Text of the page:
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Caldecott Winning Illustrators Series: Virginia Lee Burton

By Abigail Bekx. Sep 13, 2018. 9:00 AM.

Topics: Caldecott Medal, Awarded Books, Legendary Illustrators

Children’s books are loved by people of all ages, not just kids. Some of the most loved books in this genre are from author Virginia Lee Burton. Her seven books all have whimsical drawings and an appeal that even modern children are drawn to, despite being written over 50 years ago. Burton’s talent was recognized in 1942 when she was awarded the Caldecott Medal for her fourth book, The Little House. Since then, Burton’s work has enthralled and inspired generations of children, adults, and collectors.

Who is Virginia Lee Burton? 

ThelittlehouseVirginia Lee Burton spent much of her childhood reading the picture books she was given by her father instead of playing with toys. When she was about eight, her family moved from New England to Carmel-by-the-Sea, California, a town full of artistic opportunities that Burton took advantage of throughout her childhood. After high school, Burton received a state scholarship to the California School of Fine Arts. She spent her two hour commute practicing her sketching by drawing her fellow passengers. A year later Burton moved back east and was set to join her sister as a dancer in New York, but her plans were changed when she stayed to care for her father in Boston. 

Burton’s sketching practice from her time in San Francisco payed off when she started working as a sketcher for the Boston Transcript. In 1930, at the age of 21, she enrolled in drawing classes held by George Demetrios. The following spring they married. After having their first son, the couple moved to the neighborhood of Folly Cove in Gloucester, Massachusetts where they had a second son. Throughout the rest of her life, Burton worked with the Folly Cove Designers to create painted fabrics. In 1937, Burton published her first book, Choo Choo. She published six other books over the course of her career. Mike Mulligan and His Steam Shovel was published in 1939, Calico the Wonder Horse, or the Saga of Stewy Stinker in 1941, The Little House in 1942, Katy and the Big Snow in 1943, Maybelle the Cable Car in 1952, and Life Story in 1962. The Caldecott Medal was awarded to The Little House in 1943. Burton died in 1968 at the age of 59. 

Examining Burton’s Artistic Style 

Burton based most of her work on her real life experiences. She would draw the illustrations first before adding the words. When possible, she would attempt to use pictures rather than words. Houghton Mifflin Company, the publisher of her work, cites Burton as saying, “Each new book is a new experience, not only in subject material and research, but also in learning a new medium and technique for the drawing.” 

To test her work, Burton wrote for her sons. She would read her books to her sons to gauge their interest in the story. If after a month of reading the same book every night they would stay awake, Burton would know her book was ready for publication, allowing her style to be well received by children and adults alike. 

Why else have you heard of Burton?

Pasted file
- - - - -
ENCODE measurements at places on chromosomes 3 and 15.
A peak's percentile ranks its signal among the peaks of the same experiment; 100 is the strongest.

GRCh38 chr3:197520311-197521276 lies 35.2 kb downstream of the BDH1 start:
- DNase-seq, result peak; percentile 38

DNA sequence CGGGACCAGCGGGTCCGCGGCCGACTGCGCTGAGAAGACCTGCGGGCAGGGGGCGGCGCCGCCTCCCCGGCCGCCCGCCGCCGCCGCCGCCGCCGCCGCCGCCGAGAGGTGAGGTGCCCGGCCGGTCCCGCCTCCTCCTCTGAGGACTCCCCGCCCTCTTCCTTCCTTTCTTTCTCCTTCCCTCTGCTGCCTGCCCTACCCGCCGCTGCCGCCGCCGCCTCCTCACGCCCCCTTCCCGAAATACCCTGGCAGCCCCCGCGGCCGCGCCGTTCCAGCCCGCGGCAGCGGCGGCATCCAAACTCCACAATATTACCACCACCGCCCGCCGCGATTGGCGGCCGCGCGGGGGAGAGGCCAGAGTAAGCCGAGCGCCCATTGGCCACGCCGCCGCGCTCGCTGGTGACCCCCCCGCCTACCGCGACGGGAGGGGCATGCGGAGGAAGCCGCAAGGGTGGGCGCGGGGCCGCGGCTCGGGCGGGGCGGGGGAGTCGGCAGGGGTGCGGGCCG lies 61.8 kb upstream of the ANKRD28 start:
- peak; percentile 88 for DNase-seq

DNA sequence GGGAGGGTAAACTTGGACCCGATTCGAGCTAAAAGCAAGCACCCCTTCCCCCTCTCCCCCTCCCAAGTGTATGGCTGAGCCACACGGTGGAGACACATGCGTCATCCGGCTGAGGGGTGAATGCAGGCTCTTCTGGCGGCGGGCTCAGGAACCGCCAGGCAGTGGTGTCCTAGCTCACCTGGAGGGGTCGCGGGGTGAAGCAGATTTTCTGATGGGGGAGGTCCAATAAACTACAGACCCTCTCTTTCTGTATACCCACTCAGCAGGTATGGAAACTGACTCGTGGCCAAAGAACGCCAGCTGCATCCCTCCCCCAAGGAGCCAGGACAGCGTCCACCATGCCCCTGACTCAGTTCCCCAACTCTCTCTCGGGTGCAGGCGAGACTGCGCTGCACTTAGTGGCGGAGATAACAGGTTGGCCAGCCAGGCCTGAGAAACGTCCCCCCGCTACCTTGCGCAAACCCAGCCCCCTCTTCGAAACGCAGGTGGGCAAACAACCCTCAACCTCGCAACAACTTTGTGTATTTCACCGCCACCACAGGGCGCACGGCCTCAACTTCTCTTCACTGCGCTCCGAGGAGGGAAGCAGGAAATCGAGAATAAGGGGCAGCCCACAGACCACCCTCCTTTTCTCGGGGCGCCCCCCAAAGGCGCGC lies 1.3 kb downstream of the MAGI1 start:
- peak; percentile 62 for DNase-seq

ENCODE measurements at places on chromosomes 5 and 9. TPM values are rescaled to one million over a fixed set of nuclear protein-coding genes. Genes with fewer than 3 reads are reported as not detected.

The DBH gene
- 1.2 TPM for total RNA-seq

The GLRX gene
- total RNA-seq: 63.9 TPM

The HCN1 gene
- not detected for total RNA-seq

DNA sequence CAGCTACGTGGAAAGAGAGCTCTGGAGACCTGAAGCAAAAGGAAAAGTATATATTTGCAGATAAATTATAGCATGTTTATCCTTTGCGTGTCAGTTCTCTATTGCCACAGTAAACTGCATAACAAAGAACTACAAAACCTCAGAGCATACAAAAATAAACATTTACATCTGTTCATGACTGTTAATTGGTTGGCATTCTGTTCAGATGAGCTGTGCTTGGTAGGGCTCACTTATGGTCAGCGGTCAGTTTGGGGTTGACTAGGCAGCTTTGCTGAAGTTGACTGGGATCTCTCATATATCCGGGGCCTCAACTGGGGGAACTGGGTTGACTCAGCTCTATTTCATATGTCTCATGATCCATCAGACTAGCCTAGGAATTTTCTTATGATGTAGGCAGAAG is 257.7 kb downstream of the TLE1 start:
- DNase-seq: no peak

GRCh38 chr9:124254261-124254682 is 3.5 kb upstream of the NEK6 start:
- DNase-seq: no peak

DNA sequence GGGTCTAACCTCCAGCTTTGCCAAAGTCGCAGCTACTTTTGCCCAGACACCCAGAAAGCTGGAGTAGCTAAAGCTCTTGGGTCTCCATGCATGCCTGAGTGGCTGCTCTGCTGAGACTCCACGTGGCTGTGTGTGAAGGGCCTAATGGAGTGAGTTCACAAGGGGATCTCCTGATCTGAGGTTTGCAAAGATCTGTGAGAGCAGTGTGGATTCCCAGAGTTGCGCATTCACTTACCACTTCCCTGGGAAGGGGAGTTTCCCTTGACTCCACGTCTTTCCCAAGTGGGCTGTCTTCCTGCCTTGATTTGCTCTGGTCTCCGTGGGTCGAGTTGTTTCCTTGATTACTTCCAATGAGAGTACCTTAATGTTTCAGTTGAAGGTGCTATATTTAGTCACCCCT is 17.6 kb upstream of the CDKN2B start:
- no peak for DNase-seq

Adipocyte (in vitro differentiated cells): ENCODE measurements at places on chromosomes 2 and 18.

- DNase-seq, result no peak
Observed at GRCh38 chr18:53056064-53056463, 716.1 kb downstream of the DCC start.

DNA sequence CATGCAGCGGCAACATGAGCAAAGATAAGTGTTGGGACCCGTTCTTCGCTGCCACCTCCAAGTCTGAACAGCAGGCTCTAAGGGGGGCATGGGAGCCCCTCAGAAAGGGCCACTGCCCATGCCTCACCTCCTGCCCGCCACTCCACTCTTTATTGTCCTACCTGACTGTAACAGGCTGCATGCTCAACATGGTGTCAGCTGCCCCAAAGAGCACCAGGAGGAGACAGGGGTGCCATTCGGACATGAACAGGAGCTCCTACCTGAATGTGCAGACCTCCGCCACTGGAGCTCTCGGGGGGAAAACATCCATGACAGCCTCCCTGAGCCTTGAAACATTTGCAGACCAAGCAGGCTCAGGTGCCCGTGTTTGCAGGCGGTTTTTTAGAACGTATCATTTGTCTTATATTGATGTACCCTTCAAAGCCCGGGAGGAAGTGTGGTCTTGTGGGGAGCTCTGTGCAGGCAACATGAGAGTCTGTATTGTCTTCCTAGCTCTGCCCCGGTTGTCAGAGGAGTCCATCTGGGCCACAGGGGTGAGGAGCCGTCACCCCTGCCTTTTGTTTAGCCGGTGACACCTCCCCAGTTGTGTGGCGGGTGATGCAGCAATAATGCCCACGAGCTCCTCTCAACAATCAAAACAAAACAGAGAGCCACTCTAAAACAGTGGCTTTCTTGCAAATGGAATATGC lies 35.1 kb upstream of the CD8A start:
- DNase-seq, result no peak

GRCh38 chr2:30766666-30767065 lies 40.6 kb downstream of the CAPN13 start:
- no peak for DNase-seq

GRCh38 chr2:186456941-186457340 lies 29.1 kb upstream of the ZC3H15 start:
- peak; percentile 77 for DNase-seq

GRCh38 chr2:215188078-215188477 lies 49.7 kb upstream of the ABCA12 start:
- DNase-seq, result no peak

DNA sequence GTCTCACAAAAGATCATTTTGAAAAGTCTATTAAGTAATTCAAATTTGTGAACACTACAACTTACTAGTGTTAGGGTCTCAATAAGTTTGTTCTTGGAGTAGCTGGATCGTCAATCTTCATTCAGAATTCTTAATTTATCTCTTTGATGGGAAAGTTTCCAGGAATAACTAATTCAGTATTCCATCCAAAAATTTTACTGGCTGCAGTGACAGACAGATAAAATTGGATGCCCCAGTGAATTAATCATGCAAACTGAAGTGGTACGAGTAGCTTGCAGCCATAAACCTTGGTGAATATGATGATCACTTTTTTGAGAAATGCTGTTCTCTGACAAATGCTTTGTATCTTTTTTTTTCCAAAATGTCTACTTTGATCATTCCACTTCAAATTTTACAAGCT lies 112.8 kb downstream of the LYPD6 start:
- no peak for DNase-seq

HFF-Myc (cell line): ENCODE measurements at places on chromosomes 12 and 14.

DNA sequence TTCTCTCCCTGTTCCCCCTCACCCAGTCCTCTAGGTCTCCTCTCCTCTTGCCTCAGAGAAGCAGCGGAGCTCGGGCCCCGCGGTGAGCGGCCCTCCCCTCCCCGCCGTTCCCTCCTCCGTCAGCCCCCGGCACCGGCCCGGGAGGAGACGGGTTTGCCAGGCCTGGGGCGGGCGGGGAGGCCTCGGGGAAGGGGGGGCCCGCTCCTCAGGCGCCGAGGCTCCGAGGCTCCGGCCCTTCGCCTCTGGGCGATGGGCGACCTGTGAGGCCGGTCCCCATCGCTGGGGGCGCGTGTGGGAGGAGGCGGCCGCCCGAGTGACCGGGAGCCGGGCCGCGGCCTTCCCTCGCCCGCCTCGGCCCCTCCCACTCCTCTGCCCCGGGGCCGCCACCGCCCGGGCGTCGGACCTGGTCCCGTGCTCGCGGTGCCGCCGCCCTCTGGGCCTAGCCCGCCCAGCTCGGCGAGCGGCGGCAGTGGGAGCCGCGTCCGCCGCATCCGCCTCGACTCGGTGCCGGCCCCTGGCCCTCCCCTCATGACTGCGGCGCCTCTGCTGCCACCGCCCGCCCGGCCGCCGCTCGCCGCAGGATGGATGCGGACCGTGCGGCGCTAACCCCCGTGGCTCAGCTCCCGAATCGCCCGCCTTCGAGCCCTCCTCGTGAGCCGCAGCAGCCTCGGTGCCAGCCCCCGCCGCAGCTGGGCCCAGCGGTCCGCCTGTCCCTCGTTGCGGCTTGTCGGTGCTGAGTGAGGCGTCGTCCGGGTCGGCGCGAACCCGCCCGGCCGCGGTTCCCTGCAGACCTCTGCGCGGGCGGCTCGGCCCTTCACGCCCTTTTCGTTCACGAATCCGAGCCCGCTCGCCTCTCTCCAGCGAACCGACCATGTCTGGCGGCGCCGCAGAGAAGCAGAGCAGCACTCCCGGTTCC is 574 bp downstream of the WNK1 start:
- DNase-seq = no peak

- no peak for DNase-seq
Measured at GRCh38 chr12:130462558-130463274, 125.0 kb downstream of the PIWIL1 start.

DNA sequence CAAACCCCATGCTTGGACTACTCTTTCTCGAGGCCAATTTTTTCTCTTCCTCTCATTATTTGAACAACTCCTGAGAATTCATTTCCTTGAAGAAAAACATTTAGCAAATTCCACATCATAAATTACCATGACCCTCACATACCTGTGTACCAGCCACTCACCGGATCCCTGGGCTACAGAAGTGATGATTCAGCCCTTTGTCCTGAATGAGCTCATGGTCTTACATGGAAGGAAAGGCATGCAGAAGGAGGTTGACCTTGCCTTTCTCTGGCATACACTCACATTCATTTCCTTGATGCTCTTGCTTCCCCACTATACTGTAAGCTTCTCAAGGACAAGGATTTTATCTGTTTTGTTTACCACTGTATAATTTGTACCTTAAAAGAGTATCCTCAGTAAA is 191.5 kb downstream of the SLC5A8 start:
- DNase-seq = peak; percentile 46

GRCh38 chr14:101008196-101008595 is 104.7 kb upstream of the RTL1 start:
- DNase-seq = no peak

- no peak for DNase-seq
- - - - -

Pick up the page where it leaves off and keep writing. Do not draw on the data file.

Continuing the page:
In addition to her own work, Burton contributed the illustrations to The Song of Robin Hood, which was nominated in 1948 for the Caldecott Medal. Burton also illustrated The Fast Sooner Hound by Arna Bontemps and Jack Conroy. 

In 1952, Disney created an animated short based on The Little House. 

Virginia Lee Burton: A Sense of Place, a documentary directed by Christine Lundberg, premiered in 2007. It covers her life and introduces viewers to archived pieces of her work. 

Collecting Burton 

Most of Burton’s work is still published and can be found printed in paperback, hardcover, and board book ranging in price from just over $5 to $23. First editions of Burton’s work, however, are very hard to find.  The Little House and Mike Mulligan and his Steam Shovel are usually quite expensive, but copies of her other books can be found for several hundred dollars. 

The Little House 

This book tells the story of a house as the city grows and changes around it, leaving the house forgotten. Finding a first edition of The Little House with a dust jacket can be nearly impossible. First editions of this book in very good condition without a dust jacket can be found for around $2,000. With the dust jacket, it can be sold for over $12,000. 

Mike Mulligan and His Steam Shovel

The endearing tale of Mike Mulligan as he works with his steam shovel to help others is appealing to both children and adults. Copies of this book are easier to find than first editions of The Little House. First editions in good condition with a dust jacket can be found for up to $8,000. Books from the second printing of the first edition can be found from $300 to $2,500. 

 

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Sources:

Those Telling Lines: The Art of Virginia Lee Burton. (n.d.). Retrieved July 20, 2018, here
Timeship for Kids: Virginia Lee Burton. (n.d.). Retrieved July 21, 2018,
 here. 
Image source here.

Abigail Bekx
Reader, writer, and grammar nerd. Loves reading Harry Potter, Jane Austen, and Charlotte Brontë, and forcing her family to listen to her rants on how books are better than movies.

 

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